Liberty University campus police and protesters come together during demonstration

Liberty University campus police and protesters come together during demonstration
Liberty University protestors and campus police come together. (Source: WDBJ)

LYNCHBURG, Va. (WDBJ7) - For a third straight night, protesters gathered in Lynchburg to show support for the Black Lives Matter movement. Tuesday night, they gathered in front of Liberty University to protest against LU president, Jerry Falwell Jr., after he recently sent a racially insensitive tweet.

Everyone has seen the images of police and protesters violently clashing with each other across the country. While events could have turned that way Tuesday night, instead, police and protesters had a different kind of encounter.

The crowd of people grew all afternoon outside the campus of Liberty University along Wards Road. There were signs, passionate yelling, “No justice. No peace.” They held fists in the air.

At one point a protester, Liberty University student Coleman Powers, left the crowd, walking alone to the entrance where campus police stood guard. Tension was felt as he and Liberty Police Major Marcus Tinsley had a conversation.

When Powers came back to the crowd he said, “Hey listen. He’s going to come down and talk to us. This man is on our side. He supports us. He loves us. He wants to take care of us. He wants to protect all of you. He wants to come down and he wants to talk to you guys.”

There were shouts of support. One woman yelled that she wanted to hear what he had to say.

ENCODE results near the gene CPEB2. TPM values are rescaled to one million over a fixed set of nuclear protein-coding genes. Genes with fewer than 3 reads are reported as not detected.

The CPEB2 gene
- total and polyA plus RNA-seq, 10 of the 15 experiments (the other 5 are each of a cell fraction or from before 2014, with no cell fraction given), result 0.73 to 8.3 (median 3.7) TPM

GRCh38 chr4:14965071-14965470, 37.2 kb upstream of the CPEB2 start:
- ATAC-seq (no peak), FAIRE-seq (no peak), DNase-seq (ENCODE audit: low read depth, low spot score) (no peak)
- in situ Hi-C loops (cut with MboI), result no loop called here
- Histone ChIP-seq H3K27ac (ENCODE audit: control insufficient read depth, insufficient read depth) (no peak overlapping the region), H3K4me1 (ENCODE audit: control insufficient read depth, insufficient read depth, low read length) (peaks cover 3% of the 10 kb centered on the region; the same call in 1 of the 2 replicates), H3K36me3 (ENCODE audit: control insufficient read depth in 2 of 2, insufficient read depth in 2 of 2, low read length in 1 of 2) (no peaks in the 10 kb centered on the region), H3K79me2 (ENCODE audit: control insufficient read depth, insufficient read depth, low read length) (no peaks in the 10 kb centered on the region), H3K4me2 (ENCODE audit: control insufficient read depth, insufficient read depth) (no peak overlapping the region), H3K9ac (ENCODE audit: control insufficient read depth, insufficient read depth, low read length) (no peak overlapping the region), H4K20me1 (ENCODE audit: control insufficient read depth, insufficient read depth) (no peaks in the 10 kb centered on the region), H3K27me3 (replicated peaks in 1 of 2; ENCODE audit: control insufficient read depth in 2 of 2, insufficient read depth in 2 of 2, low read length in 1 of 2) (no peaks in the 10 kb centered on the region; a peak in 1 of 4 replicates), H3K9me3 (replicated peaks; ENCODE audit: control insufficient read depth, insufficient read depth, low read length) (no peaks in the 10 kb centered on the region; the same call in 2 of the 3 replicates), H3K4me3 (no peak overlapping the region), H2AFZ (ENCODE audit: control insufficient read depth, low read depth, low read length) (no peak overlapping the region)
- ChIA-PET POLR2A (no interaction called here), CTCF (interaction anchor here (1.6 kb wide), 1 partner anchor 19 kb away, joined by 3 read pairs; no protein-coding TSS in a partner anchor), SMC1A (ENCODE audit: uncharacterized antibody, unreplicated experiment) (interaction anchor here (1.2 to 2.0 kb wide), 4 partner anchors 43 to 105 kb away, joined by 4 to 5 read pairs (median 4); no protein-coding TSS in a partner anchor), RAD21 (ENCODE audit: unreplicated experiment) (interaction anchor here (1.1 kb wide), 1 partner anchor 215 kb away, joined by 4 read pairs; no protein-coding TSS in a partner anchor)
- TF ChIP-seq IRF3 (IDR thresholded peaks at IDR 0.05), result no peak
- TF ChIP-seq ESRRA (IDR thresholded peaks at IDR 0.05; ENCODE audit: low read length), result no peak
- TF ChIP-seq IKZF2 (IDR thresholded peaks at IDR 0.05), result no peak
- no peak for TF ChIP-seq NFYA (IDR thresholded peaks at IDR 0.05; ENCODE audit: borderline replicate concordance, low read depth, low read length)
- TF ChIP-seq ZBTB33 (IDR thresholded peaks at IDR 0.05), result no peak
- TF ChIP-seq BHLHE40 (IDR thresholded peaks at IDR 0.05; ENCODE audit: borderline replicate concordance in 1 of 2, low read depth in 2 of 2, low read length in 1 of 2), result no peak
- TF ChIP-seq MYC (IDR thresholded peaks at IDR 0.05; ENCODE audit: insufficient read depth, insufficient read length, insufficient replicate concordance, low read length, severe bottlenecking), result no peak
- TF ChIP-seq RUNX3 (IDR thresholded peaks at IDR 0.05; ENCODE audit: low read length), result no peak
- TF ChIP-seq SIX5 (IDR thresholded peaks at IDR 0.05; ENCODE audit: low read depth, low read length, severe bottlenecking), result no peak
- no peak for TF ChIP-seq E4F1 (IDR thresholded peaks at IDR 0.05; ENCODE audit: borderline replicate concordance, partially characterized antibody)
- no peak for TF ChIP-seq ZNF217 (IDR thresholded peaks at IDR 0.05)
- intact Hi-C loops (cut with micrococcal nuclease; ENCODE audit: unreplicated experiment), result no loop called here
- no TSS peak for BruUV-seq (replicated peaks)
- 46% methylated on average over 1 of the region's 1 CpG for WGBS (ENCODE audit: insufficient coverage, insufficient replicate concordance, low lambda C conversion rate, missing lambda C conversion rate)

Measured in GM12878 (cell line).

“I’m here to tell you that I appreciate ya’ll being here,” Tinsely said. “And that all of these guys back here and me standing here, if those uniforms weren’t there we’d all look the same.”

He spoke to protesters for over 20 minutes, doing more listening than talking.

“No one is calling anyone out individually, other than the people who have blatantly committed evil acts such as stepping on the neck of someone as if they cannot breathe, as if they are a machine,” one person said. “My friend was killed by someone, not going to say any names,” another woman said. “But I want to be out here safe. If I have a child, I want them to be safe.”

“What we have to do is educate each other,” a young man and former LU student, said. “You have to educate your cops to what protocol is. You should not be in fear for your lie because of me, because you have trained for this. You are trained for what to do.”

“We will move forward from this,” Tinsley said when everyone had finished. “How that looks and what that looks like, we’re going to need y’all’s help with that. But we will move forward from this.”

Then the group prayed together, eyes closed, heads bowed.

"Thank you for that understanding," Tinsley prayed. "Thank you for Jesus. And in his name we pray, Amen."

Afterwards he hugged protesters, then invited his fellow officers to come down to do the same, turning two groups into one.

“Get to know somebody,” he said, smiling as officers shook hands with the crowd, “Get to know somebody new and make a change in this world.”

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